When I did it, I found that my guess about the types of degrees that were driving the increase was a little bit right and a little bit wrong. I had guessed that the number of Associates in Arts (A.A.) and Associates in Science (A.S.) degrees might have gone up slightly, but that the vast majority would be the result of increases in Associates in General Studies (A.G.S. degrees). What’s the difference? Well, if you know, you can skip down. But if you don’t, there’s a big difference. A.A., and A.S. degrees are our traditional transfer degrees. Students completing those degrees will have completed the “General Education Core Curriculum,” including English 101, 102, Speech, 3 Humanities, 3 Social Sciences, a Math, and Two Sciences (one with a lab). It’s true that the world of Higher Ed has changed a lot in recent years so that not all of those courses are requirements of Bachelors degrees at all (even most) schools these days, but it also remains true that students who complete those classes, especially those who were underserved or mis-served by their high schools benefit from the learning. Meanwhile, A.G.S. degrees are different in that they require a few less hours (60 instead of 62), but also in that they have much less in the way of requirements. Students only have to take English 101 (not 102 or speech), students have to take one humanities, not three, one science instead of two (and no lab is required), etc. In my early years at HWC, students were always steered toward the A.A or A.S., rather than toward the A.G.S. degree. It was a degree for low ambitions or low achievers, generally. There were, of course, exceptions, but typically students who got that degree were done with their schooling.

When I looked at the degree numbers, though, I was surprised at (and happy to find) the size of the increases in our A.A. and A.S. numbers, but they were there–significant and real. Unfortunately, I also found a rapid and troubling increase in the number of A.G.S. degrees granted, and I worried that we were passing students through a set of classes and handing them a degree that said they were ready to transfer when the degree itself did little (or not enough) to actually prepare students for the reality of their upper level classes. I worried that our students would be hurt by their lack of preparation due to the reduced rigors of the degree requirements (compared to the A.A./A.S.) and that our school reputation would be hurt by having a large pool of under-educated graduates walking around with degrees from Harold Washington, hurting our mission and all of our students who walked out with a “real” General Education degree. At the time I didn’t even know about the fact that students receiving a degree from us could no longer use financial aid with us, meaning that a student who receives an A.G.S. degree and then upon transferring finds out they need English 102 or a Fine Arts class or whatever is then paying out-of-pocket for everything they take with us because they have graduated. But now I do, and so I also worry about the students who have to pay a lot of money with us or a WHOLE lot of money at their transfer institution for a class that they could have taken with us on financial aid if they’d been put on a different degree track.

Today, it’s a few years later, and I find myself seeing the increase in degree numbers being touted in the first or second paragraph of nearly every article about the city colleges and in every response to faculty. Most often, it seems, they are invoked as justification for whatever plans are being made, and I get that. It’s a powerful hammer. Their aim, at least one of them, was to increase the number of completions, and they’ve done that (and significantly). Furthermore, I’ve been reluctant to put it under the microscope because I do not want to even appear (much less actually be) in the position of denigrating the achievements of our students, many of whom are proud of their degrees and accomplishments, no matter what sort, and rightly so. But those worries still nag. I brought it up in August in an email exchange with someone who told me later that he thought it was a kind of “red herring,” and that the A.G.S. degree is actually a good option for a lot of students who were having to take classes they didn’t need and suffering credit loss upon transfer. Also, it was suggested that the increase in A.G.S. degrees was in part due to students being defaulted into A.G.S. programs a few years back, and that it had since changed so that students were now defaulted into A.A. programs. It was even suggested that many of the students receiving A.G.S. degrees had actually completed the G.E.C.C. package of classes. What percentage? The person didn’t know, but promised to get back with that data point. (Ahem.)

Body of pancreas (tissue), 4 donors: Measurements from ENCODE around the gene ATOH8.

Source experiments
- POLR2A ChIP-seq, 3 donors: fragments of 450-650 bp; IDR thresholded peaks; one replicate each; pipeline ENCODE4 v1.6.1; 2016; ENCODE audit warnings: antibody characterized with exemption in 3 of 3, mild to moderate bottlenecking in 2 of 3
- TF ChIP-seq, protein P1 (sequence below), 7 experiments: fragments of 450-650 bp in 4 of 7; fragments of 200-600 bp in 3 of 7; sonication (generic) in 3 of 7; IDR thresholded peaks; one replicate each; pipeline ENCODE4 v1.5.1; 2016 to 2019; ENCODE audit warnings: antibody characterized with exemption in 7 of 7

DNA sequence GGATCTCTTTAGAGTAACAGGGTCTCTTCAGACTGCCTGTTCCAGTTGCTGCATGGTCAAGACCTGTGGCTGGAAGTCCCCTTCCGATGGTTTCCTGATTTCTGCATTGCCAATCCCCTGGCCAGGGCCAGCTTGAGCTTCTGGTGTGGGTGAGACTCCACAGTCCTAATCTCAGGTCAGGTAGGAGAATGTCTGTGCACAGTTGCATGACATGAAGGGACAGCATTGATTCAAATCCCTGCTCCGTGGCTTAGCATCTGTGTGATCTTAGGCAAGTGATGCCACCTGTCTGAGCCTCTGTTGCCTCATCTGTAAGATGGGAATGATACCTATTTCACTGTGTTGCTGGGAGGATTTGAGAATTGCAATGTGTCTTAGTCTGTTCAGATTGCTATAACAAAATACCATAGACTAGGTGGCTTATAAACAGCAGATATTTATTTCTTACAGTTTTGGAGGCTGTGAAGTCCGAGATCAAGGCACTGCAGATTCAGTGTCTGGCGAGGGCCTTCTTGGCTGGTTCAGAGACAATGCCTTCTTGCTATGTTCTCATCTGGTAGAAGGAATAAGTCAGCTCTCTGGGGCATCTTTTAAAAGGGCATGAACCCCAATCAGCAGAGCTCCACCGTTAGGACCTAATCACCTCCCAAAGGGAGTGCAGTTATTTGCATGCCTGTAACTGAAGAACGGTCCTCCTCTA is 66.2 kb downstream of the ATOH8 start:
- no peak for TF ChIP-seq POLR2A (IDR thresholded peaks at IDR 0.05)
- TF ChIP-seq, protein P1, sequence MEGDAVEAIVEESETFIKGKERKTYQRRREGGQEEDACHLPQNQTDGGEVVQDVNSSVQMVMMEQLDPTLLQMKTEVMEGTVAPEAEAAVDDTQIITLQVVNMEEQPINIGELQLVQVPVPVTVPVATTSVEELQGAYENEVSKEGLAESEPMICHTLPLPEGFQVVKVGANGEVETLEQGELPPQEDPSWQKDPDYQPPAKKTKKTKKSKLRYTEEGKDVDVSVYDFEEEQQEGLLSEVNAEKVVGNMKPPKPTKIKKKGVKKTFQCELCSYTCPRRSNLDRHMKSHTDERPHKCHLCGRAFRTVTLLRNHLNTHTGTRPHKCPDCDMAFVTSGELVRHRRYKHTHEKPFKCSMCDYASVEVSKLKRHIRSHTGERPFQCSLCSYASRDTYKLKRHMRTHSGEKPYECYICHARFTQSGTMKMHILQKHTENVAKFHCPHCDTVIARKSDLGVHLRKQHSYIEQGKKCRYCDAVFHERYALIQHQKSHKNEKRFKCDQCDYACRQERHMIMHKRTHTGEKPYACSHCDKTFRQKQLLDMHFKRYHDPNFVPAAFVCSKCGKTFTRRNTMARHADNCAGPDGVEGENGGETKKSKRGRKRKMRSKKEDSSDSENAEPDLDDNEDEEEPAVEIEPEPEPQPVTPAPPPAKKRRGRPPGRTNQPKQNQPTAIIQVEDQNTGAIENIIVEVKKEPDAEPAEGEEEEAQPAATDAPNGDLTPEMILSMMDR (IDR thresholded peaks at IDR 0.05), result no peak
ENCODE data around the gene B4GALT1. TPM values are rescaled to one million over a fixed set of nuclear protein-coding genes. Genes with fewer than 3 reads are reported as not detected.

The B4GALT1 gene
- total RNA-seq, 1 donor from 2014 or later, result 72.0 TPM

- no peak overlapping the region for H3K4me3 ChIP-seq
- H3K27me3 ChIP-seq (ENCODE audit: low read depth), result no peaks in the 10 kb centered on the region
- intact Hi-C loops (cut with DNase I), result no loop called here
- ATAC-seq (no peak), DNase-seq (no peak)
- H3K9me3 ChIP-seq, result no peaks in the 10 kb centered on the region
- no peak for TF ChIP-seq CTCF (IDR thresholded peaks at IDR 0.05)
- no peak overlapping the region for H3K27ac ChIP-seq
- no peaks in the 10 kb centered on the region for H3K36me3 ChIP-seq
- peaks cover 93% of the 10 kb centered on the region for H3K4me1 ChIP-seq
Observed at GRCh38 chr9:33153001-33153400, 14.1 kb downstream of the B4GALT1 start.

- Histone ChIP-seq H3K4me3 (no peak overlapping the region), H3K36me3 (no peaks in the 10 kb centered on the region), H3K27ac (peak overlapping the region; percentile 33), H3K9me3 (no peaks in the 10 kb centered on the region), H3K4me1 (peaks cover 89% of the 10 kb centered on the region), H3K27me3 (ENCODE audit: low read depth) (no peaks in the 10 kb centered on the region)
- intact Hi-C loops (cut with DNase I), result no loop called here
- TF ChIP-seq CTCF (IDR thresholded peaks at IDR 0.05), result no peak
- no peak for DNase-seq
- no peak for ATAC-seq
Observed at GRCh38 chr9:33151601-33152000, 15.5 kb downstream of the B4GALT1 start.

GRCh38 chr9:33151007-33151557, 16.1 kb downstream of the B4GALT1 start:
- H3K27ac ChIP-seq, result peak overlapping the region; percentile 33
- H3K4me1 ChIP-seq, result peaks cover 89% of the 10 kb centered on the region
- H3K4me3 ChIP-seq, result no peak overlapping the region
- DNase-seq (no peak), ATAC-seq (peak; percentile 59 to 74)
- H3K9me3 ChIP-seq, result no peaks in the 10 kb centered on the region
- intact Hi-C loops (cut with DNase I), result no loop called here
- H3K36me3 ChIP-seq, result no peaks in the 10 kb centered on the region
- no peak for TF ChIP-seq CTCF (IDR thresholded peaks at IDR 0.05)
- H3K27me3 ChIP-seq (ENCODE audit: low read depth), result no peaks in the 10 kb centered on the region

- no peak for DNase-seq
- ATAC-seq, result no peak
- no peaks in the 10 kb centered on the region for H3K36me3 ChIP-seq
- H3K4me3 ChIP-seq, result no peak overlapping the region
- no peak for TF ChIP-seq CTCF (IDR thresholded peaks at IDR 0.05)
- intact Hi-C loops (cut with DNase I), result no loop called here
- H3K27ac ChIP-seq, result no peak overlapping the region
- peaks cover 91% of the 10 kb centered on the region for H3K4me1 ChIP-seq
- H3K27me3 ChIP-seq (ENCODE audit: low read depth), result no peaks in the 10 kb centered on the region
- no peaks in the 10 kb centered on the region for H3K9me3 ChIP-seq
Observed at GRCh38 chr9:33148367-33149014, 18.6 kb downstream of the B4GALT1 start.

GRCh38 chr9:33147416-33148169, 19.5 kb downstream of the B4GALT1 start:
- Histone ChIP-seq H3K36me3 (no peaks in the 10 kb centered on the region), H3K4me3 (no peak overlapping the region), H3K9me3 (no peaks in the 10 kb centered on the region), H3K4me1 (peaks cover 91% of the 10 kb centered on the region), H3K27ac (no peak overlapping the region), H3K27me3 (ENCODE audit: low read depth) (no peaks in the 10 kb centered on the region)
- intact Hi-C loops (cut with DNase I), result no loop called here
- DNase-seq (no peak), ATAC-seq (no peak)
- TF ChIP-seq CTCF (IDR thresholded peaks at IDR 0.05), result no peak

Anyway, what do those numbers look like now? Well, I’m not going to make the same mistake of pushing everything at you all at once. Oh, no. Working like Plato, I’m going to let you see the big picture first and then take you through the individual cases one by one. So, here is the data for the district. What do you think? What do you know? What can you prove?

District Degree Data (Through 2014)

Three for Thursday

Here are three options for you to check out to see what’s going on in a discipline other than your own:

~Declining Student Resilience: An article from Psychology Today about the massive spike in recent years of student needs for psych services. I have MANY criticisms of our district office, but I cannot deny that they did a really great thing in establishing Wellness Centers across the colleges and putting Michael Russell in charge of all of them. I have not seen as much of the kinds of things discussed in this article as they report–perhaps our students are more resilient than the typical, traditional student?

~The Hit Charade: From The Atlantic, an eye–opening article for anyone interested in Pop Culture (or with kids who listen to a lot of Top-40) about how a handful of unknowns who are the architects of the ear candy that dominates the pop radio airwaves. Also has some interesting stuff about re-use, artistry, and the music market.

~What Does the Giraffe Say: Speaking of music hits from Scandinavians, it turns out that giraffes DO have something to say, though not quite as catchy as “Jacha, chacha, chacha, chow!”